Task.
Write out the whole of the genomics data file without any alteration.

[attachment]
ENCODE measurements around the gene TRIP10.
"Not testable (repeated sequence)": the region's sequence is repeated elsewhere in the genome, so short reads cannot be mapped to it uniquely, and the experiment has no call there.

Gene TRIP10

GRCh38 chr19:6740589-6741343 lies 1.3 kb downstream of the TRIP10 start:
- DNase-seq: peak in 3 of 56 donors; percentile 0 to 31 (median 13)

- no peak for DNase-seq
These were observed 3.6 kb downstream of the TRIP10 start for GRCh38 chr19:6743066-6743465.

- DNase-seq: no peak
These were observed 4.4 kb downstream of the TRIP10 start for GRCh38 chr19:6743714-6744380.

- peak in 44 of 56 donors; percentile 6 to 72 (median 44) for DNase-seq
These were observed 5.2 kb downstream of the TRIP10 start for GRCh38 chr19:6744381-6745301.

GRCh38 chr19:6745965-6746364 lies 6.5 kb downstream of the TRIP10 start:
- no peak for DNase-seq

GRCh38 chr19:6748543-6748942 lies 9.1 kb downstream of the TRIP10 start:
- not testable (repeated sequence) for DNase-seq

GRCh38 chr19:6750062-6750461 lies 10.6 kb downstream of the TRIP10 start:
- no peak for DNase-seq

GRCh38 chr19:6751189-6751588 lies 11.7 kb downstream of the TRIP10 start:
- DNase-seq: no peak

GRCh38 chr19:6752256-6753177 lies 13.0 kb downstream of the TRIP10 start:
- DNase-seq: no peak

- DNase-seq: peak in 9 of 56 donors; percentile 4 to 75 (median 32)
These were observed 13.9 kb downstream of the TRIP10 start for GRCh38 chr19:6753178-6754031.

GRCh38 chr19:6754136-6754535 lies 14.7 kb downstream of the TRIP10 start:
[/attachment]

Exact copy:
ENCODE measurements around the gene TRIP10.
"Not testable (repeated sequence)": the region's sequence is repeated elsewhere in the genome, so short reads cannot be mapped to it uniquely, and the experiment has no call there.

Gene TRIP10

GRCh38 chr19:6740589-6741343 lies 1.3 kb downstream of the TRIP10 start:
- DNase-seq: peak in 3 of 56 donors; percentile 0 to 31 (median 13)

- no peak for DNase-seq
These were observed 3.6 kb downstream of the TRIP10 start for GRCh38 chr19:6743066-6743465.

- DNase-seq: no peak
These were observed 4.4 kb downstream of the TRIP10 start for GRCh38 chr19:6743714-6744380.

- peak in 44 of 56 donors; percentile 6 to 72 (median 44) for DNase-seq
These were observed 5.2 kb downstream of the TRIP10 start for GRCh38 chr19:6744381-6745301.

GRCh38 chr19:6745965-6746364 lies 6.5 kb downstream of the TRIP10 start:
- no peak for DNase-seq

GRCh38 chr19:6748543-6748942 lies 9.1 kb downstream of the TRIP10 start:
- not testable (repeated sequence) for DNase-seq

GRCh38 chr19:6750062-6750461 lies 10.6 kb downstream of the TRIP10 start:
- no peak for DNase-seq

GRCh38 chr19:6751189-6751588 lies 11.7 kb downstream of the TRIP10 start:
- DNase-seq: no peak

GRCh38 chr19:6752256-6753177 lies 13.0 kb downstream of the TRIP10 start:
- DNase-seq: no peak

- DNase-seq: peak in 9 of 56 donors; percentile 4 to 75 (median 32)
These were observed 13.9 kb downstream of the TRIP10 start for GRCh38 chr19:6753178-6754031.

GRCh38 chr19:6754136-6754535 lies 14.7 kb downstream of the TRIP10 start: